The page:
Background: Moderate racial differences have been documented for individuals screened for colorectal cancer (CRC). However, little is known about whether these disparities have changed over time. This study aimed to examine the trends in screening disparities by race from 1992 to 2002.
Methods: The study population consisted of two cohorts: 50,186 Medicare beneficiaries diagnosed with CRC between 1992 and 2002 and 62,917 Medicare beneficiaries without cancer during the same time period. Both cohorts of subjects were 67 to 89 years of age and resided in 16 Surveillance, Epidemiology and End Results (SEER) regions of the United States. Screening procedures conducted between 6 months and 3 years prior to the date of diagnosis for CRC patients and prior to the index date for persons without cancer were identified from Medicare claims. Age‐gender‐adjusted percentages of persons receiving the fecal occult blood test (FOBT), sigmoidoscopy (SIG), or colonoscopy (COL) by year and race/ethnicity were reported. Multivariable logistic regression analysis was used to assess the relationship between race/ethnicity and the odds of receiving CRC screening over time.
Results: Overall screening rates were similar between patients with colorectal cancer and those without cancer for FOBT (19.8% vs. 23.1%), SIG (6.2% vs. 5.2%) and COL (1.8% vs. 1.7%). Furthermore, there were higher screening rates in 2002 than in 1992 for all screening modalities within both groups of subjects. In the cohort of patients with CRC, there were no significant racial disparities in receiving CRC screening prior to the date of diagnosis. For example, the odds ratio for receiving FOBT was 1.07 (95%CI: 0.98–1.17) for Blacks, 0.94 (95%CI: 0.82–1.08) for Asians and 0.83 (95%CI: 0.67–1.01) for Hispanics compared to Whites with CRC in 2000–2002. However, among those without cancer, there were racial/ethnic differences in the use of FOBT and SIG. From 1992 to 1995, Blacks and Hispanics were less likely than Whites to receive FOBT (OR=0.75, 95% CI: 0.65–0.87; OR=0.50, 95% CI: 0.34–0.72, respectively) but the racial gaps in screening slightly widened from 2000 to 2002 (OR=0.79, 95% CI: 0.72–0.85; OR=0.67, 95% CI: 0.54–0.75, respectively). In addition, Blacks and Hispanics were less likely than Whites to receive SIG from 1992 to 1995 (OR=0.75, 95% CI: 0.57–0.98; OR=0.29, 95% CI: 0.12–0.71, respectively), but the disparities also widened from 2000 to 2002 (OR=0.79, 95% CI: 0.68–0.93; OR=0.50, 95% CI: 0.35–0.72, respectively).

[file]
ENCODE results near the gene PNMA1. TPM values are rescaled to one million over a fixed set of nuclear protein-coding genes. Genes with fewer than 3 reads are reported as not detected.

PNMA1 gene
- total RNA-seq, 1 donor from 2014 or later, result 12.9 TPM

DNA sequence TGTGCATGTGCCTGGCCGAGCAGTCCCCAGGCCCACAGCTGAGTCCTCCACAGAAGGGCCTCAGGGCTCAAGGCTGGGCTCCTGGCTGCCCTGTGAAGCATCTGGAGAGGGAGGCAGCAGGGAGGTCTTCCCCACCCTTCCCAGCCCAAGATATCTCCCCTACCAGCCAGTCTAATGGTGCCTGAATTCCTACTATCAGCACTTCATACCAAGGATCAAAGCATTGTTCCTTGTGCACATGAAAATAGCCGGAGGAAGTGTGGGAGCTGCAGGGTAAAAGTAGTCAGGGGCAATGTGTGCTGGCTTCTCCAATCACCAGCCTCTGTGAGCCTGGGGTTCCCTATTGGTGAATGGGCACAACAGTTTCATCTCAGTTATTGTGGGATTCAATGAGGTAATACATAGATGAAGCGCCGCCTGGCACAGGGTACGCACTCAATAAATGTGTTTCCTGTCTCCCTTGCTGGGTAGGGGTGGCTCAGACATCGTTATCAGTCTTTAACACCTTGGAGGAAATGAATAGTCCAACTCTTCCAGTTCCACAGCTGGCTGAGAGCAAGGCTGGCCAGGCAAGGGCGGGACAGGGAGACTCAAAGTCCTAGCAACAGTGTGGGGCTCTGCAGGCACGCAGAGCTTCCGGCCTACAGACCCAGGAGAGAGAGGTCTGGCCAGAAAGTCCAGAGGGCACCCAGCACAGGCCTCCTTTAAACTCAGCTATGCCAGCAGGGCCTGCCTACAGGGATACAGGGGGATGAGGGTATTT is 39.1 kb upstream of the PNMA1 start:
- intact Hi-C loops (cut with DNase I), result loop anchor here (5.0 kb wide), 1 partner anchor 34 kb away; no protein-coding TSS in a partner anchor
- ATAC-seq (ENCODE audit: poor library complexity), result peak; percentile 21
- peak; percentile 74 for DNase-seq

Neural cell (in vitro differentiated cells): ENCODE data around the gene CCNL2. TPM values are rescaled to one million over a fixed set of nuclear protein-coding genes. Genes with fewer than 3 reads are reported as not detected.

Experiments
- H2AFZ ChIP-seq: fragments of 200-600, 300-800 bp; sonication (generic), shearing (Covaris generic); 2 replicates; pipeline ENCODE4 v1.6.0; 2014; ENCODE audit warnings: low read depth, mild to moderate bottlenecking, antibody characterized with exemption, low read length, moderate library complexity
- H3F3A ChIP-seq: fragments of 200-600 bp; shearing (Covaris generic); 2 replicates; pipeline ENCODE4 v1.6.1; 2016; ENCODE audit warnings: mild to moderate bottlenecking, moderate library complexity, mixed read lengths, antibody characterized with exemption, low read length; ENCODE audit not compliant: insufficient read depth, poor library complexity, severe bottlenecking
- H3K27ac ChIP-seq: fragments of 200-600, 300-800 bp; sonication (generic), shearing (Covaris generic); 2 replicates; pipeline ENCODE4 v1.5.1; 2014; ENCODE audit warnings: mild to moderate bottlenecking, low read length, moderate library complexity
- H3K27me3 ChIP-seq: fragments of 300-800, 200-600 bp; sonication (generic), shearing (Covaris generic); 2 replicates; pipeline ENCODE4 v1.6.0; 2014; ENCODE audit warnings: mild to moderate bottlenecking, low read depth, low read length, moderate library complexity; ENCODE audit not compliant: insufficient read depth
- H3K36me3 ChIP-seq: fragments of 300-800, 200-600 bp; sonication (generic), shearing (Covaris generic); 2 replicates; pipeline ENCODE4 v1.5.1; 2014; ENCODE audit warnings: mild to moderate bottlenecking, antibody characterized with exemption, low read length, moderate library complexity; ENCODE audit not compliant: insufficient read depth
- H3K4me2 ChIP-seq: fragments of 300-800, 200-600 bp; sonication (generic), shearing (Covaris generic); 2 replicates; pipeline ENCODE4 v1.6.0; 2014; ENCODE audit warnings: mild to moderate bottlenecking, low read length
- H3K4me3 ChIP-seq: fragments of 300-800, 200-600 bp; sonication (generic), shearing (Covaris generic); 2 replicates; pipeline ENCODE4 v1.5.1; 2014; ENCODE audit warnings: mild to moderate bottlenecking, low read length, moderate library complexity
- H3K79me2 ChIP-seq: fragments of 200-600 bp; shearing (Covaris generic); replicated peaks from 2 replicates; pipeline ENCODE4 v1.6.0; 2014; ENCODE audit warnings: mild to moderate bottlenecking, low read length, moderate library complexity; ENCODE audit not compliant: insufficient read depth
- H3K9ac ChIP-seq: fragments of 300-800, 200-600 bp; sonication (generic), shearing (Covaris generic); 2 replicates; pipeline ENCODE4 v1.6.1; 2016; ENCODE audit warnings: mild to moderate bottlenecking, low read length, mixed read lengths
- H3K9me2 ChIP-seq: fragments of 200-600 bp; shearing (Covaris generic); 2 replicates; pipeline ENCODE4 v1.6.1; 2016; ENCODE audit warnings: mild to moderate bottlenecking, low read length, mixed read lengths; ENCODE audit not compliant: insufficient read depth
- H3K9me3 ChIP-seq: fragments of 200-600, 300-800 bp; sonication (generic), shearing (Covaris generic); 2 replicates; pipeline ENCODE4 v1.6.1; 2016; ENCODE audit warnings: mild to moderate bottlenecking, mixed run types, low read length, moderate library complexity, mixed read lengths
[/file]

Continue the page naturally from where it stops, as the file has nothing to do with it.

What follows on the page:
Conclusions: Among Medicare beneficiaries without cancer, screening rates for FOBT and SIG differed between Blacks and Whites, and Hispanics and Whites. These disparities decreased in the later years, but were not eliminated. For patients with colorectal cancer, there were no statistically significant differences in screening prior to the diagnosis between racial groups. Future studies should incorporate information on physician recommendations and language/cultural barriers in these and younger populations.
Citation Information: Cancer Prev Res 2010;3(1 Suppl):B32.